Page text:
Box 13 — “Dan and the Wonderful Lamp”

Box 13 (1947-1949) aired “Dan and the Wonderful Lamp” on March 27, 1949 as the 32nd of its 52 episodes. Box 13 was a production of Mayfair Productions, a company begun by Alan Ladd and Richard Sandville, and was named after a restaurant of the same name owned by the pair. The shows were syndicated to various networks and radio stations who ran them on different days of the week and at different time slots to fit their individual programming needs. Thus, some shows have differing original air dates and are hard to pin down, especially since a limited block of shows (13 or 26 or more episodes of the 52 total run) might have been picked up years later. So we have the show appearing in 1947-48, and/or 1948-49, cropping up again around 1954, and even into the early 1970s. It was well produced, written, and acted, with quite a few Big Name radio actors appearing in various episodes. It is also one of those shows veering away from the single-track, hard-boiled, noirish detective or P.I. radio shows so popular throughout the 1940s in film and on radio, in that while it kept the noirish element (usually at least one corpse a trademark feature) it also emphasized a strong element of adventure, so that Box 13 is probably best categorized as a noir-adventure series.

The premise of the show has film star Alan Ladd (1913-1964, most recognizable as the hero in the classic 1953 film Shane) as writer/adventurer Dan Holiday. Holiday has retired from his days of writing for a newspaper to write his own fiction, and now to gain ideas for his books has placed an ad in the paper that reads:  “Adventure wanted – will go anywhere, do anything – Box 13.” Holiday’s personal secretary, Suzy (played by Sylvia Picker, photo at right with Ladd), is in charge of his mail drop, which Holiday checks regularly. While Suzy’s character is somewhat ditzy (a not uncommon character in film and radio of the time), she plays it to the hilt and adds a nice touch to the show.

This is but the sixth episode of Box 13 we have showcased, the most recent having been posted in October of 2019 as only the second since 2018. In this episode, Dan Holiday finds adventure and trouble in the strangest of places, at an innocuous charity bazaar of all places, where he comes by a lamp that he finds out soon enough is more than it appears. To discover what hidden property renders the lamp so valuable–and so dangerous–listen now to the curious story of “Dan and the Wonderful Lamp.”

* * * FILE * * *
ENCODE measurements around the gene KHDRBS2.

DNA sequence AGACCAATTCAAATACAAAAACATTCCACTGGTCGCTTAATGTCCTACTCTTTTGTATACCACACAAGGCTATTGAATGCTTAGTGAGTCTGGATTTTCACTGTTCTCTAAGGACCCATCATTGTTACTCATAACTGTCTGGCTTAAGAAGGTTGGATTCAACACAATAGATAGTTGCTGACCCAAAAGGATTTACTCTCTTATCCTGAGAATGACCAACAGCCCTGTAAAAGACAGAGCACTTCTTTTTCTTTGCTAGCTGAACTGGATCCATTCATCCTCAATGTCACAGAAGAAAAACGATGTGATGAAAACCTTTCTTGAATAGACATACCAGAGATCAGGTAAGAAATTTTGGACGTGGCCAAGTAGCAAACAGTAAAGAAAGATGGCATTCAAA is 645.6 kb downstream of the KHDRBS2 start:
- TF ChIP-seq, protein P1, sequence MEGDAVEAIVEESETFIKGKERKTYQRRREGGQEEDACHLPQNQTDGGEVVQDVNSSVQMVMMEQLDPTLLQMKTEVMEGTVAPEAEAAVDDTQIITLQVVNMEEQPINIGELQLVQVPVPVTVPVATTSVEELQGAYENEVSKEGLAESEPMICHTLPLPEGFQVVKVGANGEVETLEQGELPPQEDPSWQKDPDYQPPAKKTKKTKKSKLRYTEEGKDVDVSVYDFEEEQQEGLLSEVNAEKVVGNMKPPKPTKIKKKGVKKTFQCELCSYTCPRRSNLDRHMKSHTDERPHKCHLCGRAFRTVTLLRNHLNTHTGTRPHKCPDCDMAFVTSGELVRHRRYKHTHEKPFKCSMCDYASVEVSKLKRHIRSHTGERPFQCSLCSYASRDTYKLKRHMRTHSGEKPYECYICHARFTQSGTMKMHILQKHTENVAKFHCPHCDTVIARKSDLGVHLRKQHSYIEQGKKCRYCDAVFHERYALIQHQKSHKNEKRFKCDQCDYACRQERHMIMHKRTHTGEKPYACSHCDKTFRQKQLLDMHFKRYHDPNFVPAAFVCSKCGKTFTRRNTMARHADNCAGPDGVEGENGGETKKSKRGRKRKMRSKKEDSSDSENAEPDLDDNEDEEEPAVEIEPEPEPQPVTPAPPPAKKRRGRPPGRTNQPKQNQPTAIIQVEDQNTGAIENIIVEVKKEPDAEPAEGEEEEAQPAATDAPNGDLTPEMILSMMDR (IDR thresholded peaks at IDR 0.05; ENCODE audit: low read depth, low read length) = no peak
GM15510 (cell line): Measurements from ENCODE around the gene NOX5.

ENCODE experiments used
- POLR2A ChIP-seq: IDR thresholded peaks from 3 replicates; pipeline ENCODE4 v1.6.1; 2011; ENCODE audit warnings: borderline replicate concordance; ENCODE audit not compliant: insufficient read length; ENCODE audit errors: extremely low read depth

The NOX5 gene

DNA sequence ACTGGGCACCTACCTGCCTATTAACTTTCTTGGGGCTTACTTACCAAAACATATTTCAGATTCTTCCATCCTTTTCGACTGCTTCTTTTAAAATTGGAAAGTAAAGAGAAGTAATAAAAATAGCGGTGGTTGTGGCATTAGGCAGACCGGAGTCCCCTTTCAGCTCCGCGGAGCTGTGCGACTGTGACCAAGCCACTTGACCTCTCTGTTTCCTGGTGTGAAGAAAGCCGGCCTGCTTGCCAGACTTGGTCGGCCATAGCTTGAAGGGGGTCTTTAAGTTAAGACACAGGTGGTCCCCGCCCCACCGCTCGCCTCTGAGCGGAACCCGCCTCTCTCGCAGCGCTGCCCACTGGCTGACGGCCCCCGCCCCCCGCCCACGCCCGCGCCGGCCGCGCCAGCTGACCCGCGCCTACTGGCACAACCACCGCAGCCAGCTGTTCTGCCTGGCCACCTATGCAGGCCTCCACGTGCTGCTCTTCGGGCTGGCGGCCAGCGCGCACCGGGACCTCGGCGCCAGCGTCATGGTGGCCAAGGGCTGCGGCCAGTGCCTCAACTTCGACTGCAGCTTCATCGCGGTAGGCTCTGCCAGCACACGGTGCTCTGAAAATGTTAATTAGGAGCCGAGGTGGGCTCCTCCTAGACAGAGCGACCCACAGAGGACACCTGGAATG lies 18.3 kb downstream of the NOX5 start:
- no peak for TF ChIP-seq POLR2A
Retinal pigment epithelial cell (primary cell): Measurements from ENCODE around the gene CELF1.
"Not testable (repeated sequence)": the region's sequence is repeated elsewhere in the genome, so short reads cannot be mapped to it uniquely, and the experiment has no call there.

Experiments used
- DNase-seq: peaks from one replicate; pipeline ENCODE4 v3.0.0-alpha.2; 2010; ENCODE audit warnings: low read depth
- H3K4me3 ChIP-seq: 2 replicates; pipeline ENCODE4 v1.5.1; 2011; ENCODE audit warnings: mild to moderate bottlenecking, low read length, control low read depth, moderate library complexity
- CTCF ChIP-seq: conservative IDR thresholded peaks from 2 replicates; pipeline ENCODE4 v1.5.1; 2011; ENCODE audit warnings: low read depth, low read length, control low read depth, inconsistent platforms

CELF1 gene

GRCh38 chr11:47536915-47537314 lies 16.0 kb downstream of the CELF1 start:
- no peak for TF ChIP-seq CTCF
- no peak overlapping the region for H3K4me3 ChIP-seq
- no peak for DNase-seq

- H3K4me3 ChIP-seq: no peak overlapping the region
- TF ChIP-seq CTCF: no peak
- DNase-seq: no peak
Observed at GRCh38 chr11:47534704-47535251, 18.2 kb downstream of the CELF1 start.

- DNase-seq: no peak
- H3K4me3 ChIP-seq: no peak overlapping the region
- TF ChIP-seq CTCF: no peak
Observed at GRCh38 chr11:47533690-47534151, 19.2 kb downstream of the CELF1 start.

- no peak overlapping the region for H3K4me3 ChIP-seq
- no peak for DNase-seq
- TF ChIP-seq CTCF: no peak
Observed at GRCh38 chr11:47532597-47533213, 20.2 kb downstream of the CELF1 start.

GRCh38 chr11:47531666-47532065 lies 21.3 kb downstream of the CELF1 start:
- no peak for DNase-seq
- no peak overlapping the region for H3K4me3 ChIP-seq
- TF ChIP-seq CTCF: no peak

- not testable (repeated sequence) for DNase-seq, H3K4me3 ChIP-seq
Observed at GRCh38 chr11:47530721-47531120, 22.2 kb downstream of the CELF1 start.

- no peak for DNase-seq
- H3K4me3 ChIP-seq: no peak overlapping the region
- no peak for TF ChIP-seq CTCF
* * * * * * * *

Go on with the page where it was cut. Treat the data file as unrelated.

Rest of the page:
Play Time: 26:31

{The 1949 NCAA Basketball Tournament ended the day before this episode of Box 13 aired. The tournament began in 1939 and for its first 12 years invited only 8 teams to participate. The 1949 tournament ran from March 18 through March 26, with Kentucky defeating Oklahoma A&M 46-36. What would come to be known as March Madness now fading from their thoughts, the neighborhood gang turned once again to their own form of madness–their love of pulp magazines. Having bought all of their SF pulps for March and with this episode of Box 13 fresh in their minds, they turned to some of their favorite detective pulps as a perfectly good reason to get rid of the spare nickels and dimes burning holes in their pockets. Crack Detective Stories (1938-57), while long-lived, went through no fewer than eight title changes in its 19-year run, with its current title lasting from November of 1943 through September of 1949. It was a bi-monthly in 1949. Dime Detective (1931-53) was a reliable purveyor of the kind of story that kept its readers coming back for more, especially when it could showcase popular authors like John D. MacDonald on its covers. It was a monthly in 1949. Thrilling Detective (1931-53), a worthwhile rival to many of its pulp detective brethren, was a monthly publication until just after WWII. It went to a bi-monthly schedule with its November 1945 issue, a schedule it would keep until 1952, the year before it would finally fold. Nevertheless, the magazine managed a remarkable 213 issues in its 22-year run.}

[Left: Crack Detective, Mar. 1949 – Center: Dime Detective, Mar. 1949 – Right: Thrilling Detective, Apr. 1949] 

       

To view the entire list of Old Time Radio episodes go here.